<em>Pacific Drift ®</em> - Using the lenses of art, culture, and documentary to explore issues specific to Southern California, Pacific Drift focused on untouched artistic resources in and around the region. Pacific Drift also featured documentaries about life in Southern California.
Hosted by Ben Adair
Airs January 2005 to July 2006 - The last program aired on July 2, 2006.

Pacific Drift for June 25, 2006

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When was the last time you actually felt fear... the last time you were really afraid of something? People will inevitably take this question in a number of different ways. Today on the show, master of Horror Mick Garris, a former Mexican Mafia hit man and the scariest walk home from school.

From Altar Boy to Hit Man: Ramon Mendoza grew up in East Los Angeles in the 1950s and '60s. As a juvenile, he fell in with a gang, killed a man and ended up in the California Youth Authority. He eventually became a hit man in the Mexican Mafia - where fear was his deadliest weapon. He's written a book called From Altar Boy to Hit Man.

Mick Garris: Mick Garris is the creator of the Masters of Horror series on Showtime. He has spent his career figuring out how to scare people with horror movies. He shares some tricks of the trade with Ben Adair.

Julian Hoeber, Hypochondriac: Julian Hoeber is a writer, filmmaker and hypochondriac. He lives in fear of what could go wrong with his health. But knowing it's (mostly) in his head doesn't make his body a less frightening place.

Walking Home from School: Every day, Sergio Sanchez must walk by potential gangsters and prostitutes on his way home from Fremont High School in South Central Los Angeles. Queena Kim joins him on that walk, where every sight and sound is a potential threat - and people are constantly on guard.

Song Break: "The Corner"
...by Common, from his album Be

Pastor Mike at Jordan High: When the last school bell rings, Pastor Mike Cummings stands in front of Jordan High School in Watts. Jordan High is next door to the gang-ridden Jordan Downs projects, which students have to pass through to go home - sometimes with Pastor Mike at their side.

Security Guards: Private security guards are everywhere these days - guarding malls, supermarkets and other gathering places like never before. Ayala Ben-Yehuda visited security guards at Vons, the Hollywood & Highland mall and KROQ radio - and finds a mix of pride and frustration on the job.

The Birth of Surveillance: Surveillance cameras are nothing new - they've been around since the 19th century. Los Angeles filmmaker Rebecca Baron, who documents the birth of surveillance in her film How Little We Know of Our Neighbors, talks to Queena Kim on a downtown L.A. corner.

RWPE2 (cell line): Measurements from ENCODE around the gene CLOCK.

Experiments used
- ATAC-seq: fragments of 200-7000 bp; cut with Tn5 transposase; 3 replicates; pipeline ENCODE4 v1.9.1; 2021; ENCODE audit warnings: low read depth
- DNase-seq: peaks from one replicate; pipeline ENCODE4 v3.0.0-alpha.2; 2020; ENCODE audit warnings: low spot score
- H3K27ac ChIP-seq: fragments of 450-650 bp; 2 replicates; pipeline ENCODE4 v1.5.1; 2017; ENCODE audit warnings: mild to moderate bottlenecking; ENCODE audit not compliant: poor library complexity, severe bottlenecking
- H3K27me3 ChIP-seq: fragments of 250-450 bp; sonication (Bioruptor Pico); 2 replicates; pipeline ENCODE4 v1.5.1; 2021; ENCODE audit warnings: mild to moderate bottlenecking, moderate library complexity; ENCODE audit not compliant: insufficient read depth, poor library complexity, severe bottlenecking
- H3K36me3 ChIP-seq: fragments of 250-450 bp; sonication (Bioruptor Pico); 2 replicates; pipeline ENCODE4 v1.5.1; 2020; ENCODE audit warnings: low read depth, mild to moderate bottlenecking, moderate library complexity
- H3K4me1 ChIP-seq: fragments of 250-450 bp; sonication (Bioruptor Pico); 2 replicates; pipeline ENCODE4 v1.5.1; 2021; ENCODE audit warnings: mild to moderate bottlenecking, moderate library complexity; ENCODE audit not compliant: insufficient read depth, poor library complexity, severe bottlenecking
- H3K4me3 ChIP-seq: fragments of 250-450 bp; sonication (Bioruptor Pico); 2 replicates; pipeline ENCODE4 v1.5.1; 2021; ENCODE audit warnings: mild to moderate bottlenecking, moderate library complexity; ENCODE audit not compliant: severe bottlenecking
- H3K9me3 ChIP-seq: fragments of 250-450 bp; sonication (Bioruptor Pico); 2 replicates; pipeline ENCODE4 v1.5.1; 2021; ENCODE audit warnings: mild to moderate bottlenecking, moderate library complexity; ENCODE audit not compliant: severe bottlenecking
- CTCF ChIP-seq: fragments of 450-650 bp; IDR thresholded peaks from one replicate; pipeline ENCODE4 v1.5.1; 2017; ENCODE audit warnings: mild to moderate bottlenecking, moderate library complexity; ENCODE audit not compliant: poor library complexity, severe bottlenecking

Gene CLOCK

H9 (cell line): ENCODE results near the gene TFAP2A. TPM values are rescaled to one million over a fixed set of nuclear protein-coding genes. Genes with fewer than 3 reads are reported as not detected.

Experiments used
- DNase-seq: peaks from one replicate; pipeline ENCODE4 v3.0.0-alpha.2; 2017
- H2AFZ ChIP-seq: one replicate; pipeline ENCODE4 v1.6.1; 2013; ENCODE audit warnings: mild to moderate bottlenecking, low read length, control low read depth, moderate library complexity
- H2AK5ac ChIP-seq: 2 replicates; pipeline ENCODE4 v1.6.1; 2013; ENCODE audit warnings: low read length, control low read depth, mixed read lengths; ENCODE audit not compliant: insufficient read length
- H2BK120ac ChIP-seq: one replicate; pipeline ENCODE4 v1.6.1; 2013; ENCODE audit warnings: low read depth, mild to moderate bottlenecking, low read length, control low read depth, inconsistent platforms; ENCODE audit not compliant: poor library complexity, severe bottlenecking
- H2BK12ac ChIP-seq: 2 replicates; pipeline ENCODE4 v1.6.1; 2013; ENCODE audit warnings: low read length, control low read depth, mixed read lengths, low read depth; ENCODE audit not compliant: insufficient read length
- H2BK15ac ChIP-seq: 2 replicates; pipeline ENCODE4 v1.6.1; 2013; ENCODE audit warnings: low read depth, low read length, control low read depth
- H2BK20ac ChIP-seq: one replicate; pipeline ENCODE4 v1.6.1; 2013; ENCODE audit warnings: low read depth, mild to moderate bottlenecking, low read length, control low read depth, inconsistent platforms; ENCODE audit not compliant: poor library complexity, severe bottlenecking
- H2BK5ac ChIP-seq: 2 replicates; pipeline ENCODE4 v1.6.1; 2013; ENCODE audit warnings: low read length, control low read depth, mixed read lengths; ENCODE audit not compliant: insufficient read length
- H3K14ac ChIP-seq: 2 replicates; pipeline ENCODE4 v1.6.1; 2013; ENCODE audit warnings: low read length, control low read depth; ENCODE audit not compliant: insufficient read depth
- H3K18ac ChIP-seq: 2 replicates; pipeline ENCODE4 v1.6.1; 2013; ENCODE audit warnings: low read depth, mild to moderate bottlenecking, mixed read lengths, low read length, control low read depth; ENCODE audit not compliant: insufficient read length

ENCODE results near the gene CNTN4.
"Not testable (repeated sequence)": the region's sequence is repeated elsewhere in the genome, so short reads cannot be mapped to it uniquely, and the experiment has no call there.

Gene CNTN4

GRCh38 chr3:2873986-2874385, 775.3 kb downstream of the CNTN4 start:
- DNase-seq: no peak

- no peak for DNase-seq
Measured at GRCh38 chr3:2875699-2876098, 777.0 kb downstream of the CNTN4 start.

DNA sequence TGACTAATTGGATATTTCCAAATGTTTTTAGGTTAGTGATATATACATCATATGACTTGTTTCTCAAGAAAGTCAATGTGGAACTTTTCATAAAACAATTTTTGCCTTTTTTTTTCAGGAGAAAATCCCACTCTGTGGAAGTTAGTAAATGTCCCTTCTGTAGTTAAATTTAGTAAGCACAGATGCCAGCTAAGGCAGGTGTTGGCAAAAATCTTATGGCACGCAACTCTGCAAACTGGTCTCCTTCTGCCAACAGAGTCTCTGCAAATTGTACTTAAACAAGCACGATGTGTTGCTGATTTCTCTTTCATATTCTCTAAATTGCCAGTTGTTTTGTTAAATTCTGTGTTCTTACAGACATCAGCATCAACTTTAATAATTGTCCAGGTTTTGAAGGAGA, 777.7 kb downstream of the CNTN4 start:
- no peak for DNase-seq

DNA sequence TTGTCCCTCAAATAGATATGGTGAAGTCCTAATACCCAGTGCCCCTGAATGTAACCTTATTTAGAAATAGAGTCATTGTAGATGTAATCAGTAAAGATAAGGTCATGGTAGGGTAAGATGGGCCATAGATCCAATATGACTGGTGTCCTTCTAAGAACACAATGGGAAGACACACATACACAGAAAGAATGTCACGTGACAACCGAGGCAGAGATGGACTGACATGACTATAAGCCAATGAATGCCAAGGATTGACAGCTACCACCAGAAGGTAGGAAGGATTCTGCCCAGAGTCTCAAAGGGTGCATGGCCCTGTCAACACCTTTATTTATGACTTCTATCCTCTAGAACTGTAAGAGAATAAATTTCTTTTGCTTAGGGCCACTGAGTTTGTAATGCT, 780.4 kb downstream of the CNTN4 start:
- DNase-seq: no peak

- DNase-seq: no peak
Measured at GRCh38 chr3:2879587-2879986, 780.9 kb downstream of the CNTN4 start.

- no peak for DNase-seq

LAPD Cameras: The Los Angeles Police Department keeps an eye on crime using surveillance cameras in Hollywood, the MacArthur Park area and downtown. Ben Adair watches the action from police headquarters with Sgt. R.J. Acosta.

Bruce Schneier: Bruce Schneier has a computer security company in Silicon Valley. He's written a book called Beyond Fear: Thinking Sensibly about Security in an Uncertain World. Schneier argues that some of the measures we take to improve security actually make us more vulnerable.

Clean Call: Elizabeth Wilkes is the inventor of Clean Call disposable telephone covers, which she designed and markets to protect us from the hazards of nasty, dirty phones. Her invention is included in SAFE: Design Takes on Risk, an exhibition at the Museum of Modern Art in New York that presents over 300 commercially available products or prototypes designed to shield us from danger and stress. Ayala Ben-Yehuda got the story.

Sandow Birk: The artist Sandow Birk has done a series of paintings called Incarcerated: California Landscapes at the Turn of the Century. The series recreates the old sweeping, sun-drenched paintings of the California landscape, but with a 20th century addition: prisons. Laura Belous met up with Sandow Birk in front of one of his subjects in downtown Los Angeles.

Song Break: "Looking for a Way Out"
...by Uncle Tupelo, from a collected anthology called 88/93.

Deep End Dining: Balut: Eddie Lin is the creator and lead writer for Deep End Dining.com, a site dedicated to "seeking and devouring the food uncommon, the cuisine exotic and the entrees less ordered." Lin eats things like crickets and blood pudding, but even he has his fear: the Filipino dish balut, which is Tagalog for "hard-boiled duck embryo." Ben Adair met Lin at Pinoy-Pinay in Panorama City for a taste.